Action cameras — tiny, durable, personal cameras that shoot high-speed, low light action scenes — are not just for X-treme sports types anymore. The current cultural fascination with selfies, lifeblogging, and first-person perspectives creates a market for these tiny wonders that is expected to grow 22 percent between 2014 and 2019. [pullquote]Ask yourself — when was the last time you left your home without some sort of camera on your person? From exposing police brutality to filtering every sunset lo-fi through Instagram, the near ubiquity of tiny cameras is changing the way we see the world. And it’s been a long time coming. Brian Heater, in “A History of Wearable Cameras”[/pullquote]Currently, the action camera market is worth more than three million dollars. There are “bullet” models for the top of a helmet, or box models to attach to a bike, skateboard, stroller or whatever.
Beyond sports and entertainment, reporters and citizen journalists use these cameras to report from civil disturbances, war zones, refugee camps and many other news sites. The cameras can shoot underwater, in low light, and they don’t break easily. Being durable, they can be a bit awkward to use, but newer models, like Activeon’s CX, have view screen and touch screen controls on the back of the camera.
Since the introduction of the first action camera, the Go-Pro Hero, in 2004, the cameras have evolved. More than 30 vendors offer action cameras. The Go-Pro Hero, retailing for more than $450, features an LCD screen on the back with touch controls, so that you can see what you are shooting. The Activeon CX is new to the market but comes with a 2″ view screen and touch controls but retails for less than $120.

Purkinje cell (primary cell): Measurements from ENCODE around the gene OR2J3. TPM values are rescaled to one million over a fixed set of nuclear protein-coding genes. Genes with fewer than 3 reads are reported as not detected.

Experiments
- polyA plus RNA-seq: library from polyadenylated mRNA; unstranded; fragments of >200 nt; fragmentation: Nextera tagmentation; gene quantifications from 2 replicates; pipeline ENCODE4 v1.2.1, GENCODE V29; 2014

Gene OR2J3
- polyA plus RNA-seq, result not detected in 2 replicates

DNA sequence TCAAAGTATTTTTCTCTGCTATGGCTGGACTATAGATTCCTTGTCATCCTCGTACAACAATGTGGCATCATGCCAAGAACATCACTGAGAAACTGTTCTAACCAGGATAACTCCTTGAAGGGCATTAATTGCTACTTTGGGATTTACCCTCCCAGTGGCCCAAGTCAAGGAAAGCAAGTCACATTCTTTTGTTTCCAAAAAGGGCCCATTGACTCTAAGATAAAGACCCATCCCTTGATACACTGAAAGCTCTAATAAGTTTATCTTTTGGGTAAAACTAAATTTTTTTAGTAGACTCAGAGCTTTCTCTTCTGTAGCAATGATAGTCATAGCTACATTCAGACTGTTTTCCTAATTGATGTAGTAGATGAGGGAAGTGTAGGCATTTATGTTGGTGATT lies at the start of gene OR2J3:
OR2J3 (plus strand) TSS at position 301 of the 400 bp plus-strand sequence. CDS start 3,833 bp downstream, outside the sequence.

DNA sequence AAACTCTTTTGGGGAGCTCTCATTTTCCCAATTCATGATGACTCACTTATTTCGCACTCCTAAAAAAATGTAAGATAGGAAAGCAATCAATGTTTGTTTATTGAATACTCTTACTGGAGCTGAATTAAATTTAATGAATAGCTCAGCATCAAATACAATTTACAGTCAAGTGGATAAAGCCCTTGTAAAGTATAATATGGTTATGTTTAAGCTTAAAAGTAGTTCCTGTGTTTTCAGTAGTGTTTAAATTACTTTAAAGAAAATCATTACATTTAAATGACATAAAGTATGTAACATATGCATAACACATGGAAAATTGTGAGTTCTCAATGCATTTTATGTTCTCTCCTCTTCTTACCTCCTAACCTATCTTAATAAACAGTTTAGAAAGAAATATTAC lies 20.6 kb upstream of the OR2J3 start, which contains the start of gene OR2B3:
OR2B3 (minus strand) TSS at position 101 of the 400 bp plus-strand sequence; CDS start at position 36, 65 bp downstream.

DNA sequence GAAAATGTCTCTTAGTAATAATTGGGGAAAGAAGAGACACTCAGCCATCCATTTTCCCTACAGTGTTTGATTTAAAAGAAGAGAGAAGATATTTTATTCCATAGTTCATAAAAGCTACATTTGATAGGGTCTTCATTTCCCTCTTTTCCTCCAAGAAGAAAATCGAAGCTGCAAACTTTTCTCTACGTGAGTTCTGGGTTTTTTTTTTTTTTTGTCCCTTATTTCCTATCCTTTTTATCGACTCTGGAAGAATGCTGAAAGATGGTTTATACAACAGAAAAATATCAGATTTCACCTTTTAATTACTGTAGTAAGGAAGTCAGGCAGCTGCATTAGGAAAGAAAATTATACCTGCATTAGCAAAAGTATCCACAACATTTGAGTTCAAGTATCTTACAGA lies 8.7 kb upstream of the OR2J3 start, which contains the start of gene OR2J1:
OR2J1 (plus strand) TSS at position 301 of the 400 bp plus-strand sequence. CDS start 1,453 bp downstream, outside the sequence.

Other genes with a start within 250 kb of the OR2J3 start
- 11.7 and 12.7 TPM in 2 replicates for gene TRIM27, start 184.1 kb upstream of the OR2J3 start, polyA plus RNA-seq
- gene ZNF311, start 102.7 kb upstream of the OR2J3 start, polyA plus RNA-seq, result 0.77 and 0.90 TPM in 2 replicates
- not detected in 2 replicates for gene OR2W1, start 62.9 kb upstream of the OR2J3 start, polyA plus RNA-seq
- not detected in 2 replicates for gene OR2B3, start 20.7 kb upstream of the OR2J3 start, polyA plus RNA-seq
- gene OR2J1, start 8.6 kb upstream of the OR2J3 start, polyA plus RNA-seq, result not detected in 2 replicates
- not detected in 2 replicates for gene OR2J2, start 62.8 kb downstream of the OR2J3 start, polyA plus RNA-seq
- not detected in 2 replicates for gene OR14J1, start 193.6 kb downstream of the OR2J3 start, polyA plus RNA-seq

If you aren’t winning surfing contests or marathons, and simply wish to capture a leisurely ride around Northerly Island, share a boating or swimming adventure, or capture somebody’s first steps or bike ride, the Activeon CX or one of Activeon’s other products, may fit the budget. The Activeon CX includes a mobile app, a built-in LED screen, and produces images as good or better than Go-Pro, but it retails for closer to $100. (See side by side comparison of Activeon and GoPro video.)
Activeon’s CEO Jyun Lee, told me that the company’s offices are in San Diego and on Jeju Island, south of the Korean mainland. Jeju hosts several high tech startups like Daum, as well as Activeon. The company is “very Americanized” says Lee, and is looking to expand in San Diego.
Patrick Deighan, VP of Sales, explained that the development and design of the cameras is done in Korea and the cameras are produced in China. He and Lee say the latest version of the Activeon adds touch screen control that will set it apart from other action cameras, even ones that cost more than the CX.
Activeon executives were in Chicago at a recent promotional event at Cirque de Soleils’ Kurios show because Activeon is the official camera partner of Cirque de Soleil. Perhaps someday, Cirque’s performers will document their amazing performances from the first-person point of view.
For now, you will have to settle for a video of a bike ride, taken on Northerly Island, without the roll-bar mount, which would have made it look more professional.
The video is about five minutes, though the battery will record for about two hours. It documents a ride on the weekend Northerly Island reopened to the public. It was easy and fun, and much less frustrating than other cameras like it that I’ve tried, because you can see if you are in fact recording on the LCD screen. No chance of disappointing yourself with the great ride that didn’t really get recorded. You can check it out here.
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